In short, what we are seeing here has been metamorphosing in these United States in both main parties, and in the central government as well, but quite a bit more obviously in the Democratic party. The fasces today stands less for the republican form and more for the dictatorial form of the state.

Metamorphosis is how the fasces went from representing the defense of common interests who choose their leader, to one where the leader replaces, one by one, those who represent the individual interests with men of his liking.

Can what is left of free men still form a strong defense for the common interest of all and elect real leaders to defend them? Can the republican form symbolized by the fasces be brought back to save the day? That remains to be seen.

I received an email from "Carry_okie" in which he stated something with which I agree in large part because I know how violations of the tenth commandment easily lead to personal unhappiness.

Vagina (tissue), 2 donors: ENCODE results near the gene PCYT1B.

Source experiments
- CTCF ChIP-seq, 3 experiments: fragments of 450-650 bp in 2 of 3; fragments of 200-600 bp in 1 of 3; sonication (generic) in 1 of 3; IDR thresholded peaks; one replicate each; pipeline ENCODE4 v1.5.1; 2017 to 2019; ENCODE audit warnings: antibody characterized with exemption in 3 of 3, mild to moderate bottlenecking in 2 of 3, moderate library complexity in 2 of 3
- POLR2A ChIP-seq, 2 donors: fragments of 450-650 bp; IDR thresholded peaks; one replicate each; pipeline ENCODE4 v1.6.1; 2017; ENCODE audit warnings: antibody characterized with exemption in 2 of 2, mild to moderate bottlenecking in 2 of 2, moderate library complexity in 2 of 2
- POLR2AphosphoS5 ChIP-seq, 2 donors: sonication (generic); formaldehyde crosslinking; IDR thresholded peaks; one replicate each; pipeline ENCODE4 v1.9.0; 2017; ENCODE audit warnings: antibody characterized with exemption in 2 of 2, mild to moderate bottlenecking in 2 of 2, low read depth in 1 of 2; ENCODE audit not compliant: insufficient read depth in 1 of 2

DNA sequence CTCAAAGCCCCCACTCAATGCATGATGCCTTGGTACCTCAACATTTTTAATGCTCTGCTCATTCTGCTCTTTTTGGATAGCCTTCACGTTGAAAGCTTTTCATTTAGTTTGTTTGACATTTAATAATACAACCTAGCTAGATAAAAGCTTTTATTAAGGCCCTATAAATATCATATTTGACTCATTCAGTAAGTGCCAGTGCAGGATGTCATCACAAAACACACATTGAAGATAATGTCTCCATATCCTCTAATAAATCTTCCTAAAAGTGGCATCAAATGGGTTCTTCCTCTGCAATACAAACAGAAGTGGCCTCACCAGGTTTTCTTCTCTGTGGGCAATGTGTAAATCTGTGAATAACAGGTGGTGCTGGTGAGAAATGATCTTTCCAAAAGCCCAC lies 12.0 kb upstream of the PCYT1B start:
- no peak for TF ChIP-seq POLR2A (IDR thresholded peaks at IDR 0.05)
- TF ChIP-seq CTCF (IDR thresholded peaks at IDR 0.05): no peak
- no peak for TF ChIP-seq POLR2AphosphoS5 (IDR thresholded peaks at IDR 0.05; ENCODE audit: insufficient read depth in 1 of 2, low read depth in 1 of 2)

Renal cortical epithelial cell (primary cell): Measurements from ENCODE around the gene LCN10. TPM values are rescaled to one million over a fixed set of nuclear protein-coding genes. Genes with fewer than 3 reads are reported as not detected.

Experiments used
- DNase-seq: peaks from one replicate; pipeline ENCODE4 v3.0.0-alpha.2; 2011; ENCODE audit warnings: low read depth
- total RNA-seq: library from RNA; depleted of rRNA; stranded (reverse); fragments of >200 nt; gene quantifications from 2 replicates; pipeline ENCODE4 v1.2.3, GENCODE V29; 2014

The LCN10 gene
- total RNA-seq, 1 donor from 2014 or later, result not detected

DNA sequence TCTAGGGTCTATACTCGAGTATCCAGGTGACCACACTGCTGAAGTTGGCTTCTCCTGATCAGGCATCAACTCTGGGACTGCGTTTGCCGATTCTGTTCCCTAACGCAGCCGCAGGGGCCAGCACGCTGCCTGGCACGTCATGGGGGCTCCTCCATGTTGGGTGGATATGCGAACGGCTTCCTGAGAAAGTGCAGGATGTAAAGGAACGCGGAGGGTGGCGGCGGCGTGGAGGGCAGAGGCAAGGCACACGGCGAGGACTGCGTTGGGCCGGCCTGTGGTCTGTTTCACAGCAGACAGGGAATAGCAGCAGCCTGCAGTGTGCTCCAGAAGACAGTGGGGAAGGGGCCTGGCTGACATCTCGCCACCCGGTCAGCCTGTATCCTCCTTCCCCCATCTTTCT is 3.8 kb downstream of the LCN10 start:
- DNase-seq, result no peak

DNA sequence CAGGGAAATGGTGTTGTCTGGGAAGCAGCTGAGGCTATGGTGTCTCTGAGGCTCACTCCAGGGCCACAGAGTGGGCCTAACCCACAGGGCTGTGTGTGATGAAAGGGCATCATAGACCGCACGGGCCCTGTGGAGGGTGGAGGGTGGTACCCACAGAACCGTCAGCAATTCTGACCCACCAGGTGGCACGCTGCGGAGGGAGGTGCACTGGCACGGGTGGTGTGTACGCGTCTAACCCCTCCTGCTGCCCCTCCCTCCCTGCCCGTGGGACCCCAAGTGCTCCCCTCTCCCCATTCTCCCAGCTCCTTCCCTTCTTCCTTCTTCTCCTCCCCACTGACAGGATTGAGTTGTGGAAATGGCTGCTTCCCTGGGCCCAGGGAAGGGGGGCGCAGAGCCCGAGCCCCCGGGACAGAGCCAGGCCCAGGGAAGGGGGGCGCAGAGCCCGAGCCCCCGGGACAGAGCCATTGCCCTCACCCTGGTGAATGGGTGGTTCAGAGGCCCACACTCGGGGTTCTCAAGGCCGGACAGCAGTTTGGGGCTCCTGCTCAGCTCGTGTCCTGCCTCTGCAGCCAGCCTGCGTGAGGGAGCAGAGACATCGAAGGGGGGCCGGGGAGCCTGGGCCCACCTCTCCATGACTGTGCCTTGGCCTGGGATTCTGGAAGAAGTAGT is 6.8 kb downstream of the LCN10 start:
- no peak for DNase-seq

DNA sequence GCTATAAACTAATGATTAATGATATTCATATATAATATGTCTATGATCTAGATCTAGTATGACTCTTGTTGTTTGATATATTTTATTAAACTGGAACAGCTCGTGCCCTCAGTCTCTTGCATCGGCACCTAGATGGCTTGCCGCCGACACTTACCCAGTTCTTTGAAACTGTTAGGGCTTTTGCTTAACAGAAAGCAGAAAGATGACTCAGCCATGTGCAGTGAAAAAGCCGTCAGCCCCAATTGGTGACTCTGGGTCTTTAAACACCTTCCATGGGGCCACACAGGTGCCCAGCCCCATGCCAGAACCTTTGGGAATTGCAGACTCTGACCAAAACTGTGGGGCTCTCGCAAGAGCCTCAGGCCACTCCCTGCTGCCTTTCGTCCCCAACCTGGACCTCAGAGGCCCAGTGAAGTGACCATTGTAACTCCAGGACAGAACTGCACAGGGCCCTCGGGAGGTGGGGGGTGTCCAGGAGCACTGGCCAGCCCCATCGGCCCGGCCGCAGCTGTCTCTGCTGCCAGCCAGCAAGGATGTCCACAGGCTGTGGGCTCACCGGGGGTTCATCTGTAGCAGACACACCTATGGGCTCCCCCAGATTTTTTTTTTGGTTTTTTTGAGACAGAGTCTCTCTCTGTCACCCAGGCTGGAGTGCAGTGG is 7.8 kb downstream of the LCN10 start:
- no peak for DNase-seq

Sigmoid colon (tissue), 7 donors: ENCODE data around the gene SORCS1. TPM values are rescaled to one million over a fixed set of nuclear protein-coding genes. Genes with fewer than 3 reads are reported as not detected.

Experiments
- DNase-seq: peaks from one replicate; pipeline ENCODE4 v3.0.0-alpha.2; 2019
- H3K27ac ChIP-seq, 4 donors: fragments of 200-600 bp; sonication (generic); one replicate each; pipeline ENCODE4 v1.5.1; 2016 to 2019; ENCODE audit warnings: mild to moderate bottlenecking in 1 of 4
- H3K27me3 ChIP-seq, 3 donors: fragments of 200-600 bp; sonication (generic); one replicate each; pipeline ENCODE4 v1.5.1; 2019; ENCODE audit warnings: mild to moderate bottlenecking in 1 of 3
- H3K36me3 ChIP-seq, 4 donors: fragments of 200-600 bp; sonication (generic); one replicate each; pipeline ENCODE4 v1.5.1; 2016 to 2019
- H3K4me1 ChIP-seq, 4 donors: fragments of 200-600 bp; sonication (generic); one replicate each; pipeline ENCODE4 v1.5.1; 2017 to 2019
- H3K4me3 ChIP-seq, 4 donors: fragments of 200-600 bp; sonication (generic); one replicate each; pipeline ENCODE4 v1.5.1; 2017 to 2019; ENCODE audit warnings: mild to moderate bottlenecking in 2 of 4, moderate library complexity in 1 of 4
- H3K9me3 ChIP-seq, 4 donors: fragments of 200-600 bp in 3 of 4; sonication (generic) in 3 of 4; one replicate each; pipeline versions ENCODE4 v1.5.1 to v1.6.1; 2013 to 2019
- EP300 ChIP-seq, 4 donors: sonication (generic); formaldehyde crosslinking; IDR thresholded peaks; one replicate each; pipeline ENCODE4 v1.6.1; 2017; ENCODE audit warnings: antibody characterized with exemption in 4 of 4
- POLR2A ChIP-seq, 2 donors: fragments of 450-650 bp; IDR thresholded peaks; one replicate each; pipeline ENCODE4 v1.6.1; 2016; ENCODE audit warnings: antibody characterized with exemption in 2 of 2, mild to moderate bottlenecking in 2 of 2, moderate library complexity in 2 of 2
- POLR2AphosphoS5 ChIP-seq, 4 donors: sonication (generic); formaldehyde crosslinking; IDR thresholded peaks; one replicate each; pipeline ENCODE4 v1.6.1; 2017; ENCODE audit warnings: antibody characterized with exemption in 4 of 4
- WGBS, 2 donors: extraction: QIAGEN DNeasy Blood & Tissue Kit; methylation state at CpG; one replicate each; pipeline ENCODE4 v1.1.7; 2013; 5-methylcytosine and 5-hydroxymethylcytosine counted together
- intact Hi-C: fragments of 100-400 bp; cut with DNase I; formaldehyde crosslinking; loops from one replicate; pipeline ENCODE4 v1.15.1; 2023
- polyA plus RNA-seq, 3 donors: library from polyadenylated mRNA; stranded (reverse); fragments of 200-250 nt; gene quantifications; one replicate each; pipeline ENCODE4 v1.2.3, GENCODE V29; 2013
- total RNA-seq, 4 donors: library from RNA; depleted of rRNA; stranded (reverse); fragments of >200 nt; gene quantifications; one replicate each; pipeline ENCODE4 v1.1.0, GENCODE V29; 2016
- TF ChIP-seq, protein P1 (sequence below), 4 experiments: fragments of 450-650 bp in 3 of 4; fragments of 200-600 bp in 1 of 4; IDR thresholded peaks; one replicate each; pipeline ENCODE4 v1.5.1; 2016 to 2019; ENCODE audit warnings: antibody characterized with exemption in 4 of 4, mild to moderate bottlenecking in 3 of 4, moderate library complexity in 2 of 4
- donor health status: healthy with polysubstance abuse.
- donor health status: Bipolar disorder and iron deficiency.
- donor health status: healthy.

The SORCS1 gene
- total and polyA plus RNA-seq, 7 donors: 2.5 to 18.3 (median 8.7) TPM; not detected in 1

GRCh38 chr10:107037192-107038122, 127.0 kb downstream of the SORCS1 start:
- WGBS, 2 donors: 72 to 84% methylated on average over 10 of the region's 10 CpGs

In it Carryokie is indirectly referring to Wretchard's comment that what binds the fasces of the Democratic Party is hate. Carryokie qualified that a bit more:
"Not quite.

Its leaders decide WHO gets protected, who takes the whack, and who gets to define the covetousness with which it is bound.

Covetousness is a better binder than hate because it is entirely subjective and need not be sated. Indeed, it is the insatiable nature of covetousness and the fact that any attempt to sate it leaves the "benefactor" less capable of delivering that makes it such a powerful binder. One need only offer the hope that you'll deliver the goodies, because you can always blame the bad guy if you don't.

Certainly one hates those they envy, but it is the unrequited desire to take that drives that hate." [emphasis added]